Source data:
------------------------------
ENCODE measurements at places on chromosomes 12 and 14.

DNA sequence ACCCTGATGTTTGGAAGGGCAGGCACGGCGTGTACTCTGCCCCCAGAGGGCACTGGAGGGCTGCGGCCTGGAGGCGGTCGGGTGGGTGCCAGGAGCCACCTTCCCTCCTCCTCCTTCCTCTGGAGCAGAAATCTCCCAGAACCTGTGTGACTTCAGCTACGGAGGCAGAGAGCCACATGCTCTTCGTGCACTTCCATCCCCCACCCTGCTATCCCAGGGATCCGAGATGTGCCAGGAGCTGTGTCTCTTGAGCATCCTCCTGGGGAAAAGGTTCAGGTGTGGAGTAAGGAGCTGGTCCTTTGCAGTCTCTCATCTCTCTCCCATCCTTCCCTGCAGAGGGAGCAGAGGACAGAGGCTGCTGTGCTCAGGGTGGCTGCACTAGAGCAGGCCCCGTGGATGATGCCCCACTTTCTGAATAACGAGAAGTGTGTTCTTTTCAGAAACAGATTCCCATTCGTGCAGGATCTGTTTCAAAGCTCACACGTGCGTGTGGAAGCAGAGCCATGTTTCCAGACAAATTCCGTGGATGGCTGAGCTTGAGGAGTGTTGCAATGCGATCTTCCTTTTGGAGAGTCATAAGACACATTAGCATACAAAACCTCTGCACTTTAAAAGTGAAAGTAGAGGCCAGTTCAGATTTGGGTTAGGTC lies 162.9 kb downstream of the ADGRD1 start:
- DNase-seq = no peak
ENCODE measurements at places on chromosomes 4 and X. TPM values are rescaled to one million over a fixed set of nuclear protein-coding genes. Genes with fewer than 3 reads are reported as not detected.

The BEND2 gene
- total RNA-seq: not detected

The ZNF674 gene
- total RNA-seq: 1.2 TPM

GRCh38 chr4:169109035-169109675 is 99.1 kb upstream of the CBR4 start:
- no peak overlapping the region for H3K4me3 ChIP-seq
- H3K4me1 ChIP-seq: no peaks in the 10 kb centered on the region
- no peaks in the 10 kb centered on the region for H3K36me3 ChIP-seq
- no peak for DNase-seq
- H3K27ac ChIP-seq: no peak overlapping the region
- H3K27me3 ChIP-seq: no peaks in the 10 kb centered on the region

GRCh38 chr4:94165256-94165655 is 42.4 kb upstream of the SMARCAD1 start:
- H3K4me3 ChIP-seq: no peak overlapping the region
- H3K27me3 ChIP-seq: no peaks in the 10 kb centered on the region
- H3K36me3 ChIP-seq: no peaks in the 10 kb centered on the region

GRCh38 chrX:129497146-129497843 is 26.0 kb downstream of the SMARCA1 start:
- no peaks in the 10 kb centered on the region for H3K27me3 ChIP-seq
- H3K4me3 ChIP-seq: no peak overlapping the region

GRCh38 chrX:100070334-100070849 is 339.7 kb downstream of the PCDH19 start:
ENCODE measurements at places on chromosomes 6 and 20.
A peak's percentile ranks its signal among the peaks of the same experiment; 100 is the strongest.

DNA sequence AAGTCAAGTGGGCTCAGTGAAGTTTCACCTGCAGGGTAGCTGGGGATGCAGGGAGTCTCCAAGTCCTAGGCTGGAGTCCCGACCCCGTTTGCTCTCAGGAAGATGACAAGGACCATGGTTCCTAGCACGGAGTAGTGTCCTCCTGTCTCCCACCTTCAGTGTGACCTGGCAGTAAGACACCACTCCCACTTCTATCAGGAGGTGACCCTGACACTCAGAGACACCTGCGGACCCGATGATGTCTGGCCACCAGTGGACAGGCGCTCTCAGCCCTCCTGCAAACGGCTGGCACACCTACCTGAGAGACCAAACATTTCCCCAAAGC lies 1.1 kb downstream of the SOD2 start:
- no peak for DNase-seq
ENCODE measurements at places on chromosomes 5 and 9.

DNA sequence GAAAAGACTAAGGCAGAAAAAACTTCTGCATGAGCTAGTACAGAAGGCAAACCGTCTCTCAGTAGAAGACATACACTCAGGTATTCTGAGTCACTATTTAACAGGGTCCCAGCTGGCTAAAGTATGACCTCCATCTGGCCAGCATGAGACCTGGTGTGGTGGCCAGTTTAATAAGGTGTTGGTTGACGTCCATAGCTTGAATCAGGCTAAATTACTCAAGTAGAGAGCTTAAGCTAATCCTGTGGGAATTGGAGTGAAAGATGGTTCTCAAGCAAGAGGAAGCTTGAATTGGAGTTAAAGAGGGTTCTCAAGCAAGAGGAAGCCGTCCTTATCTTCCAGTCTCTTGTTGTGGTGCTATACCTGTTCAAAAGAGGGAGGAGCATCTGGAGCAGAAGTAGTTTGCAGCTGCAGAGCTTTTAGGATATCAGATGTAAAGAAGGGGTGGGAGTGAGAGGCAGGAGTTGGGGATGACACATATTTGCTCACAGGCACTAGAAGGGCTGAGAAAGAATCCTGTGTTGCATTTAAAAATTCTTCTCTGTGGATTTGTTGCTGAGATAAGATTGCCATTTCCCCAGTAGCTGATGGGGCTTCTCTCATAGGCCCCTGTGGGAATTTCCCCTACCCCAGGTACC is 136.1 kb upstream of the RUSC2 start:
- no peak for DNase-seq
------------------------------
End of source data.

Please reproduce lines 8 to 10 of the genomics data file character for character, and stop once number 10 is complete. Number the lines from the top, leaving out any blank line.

- total RNA-seq: 1.2 TPM

GRCh38 chr4:169109035-169109675 is 99.1 kb upstream of the CBR4 start:
- no peak overlapping the region for H3K4me3 ChIP-seq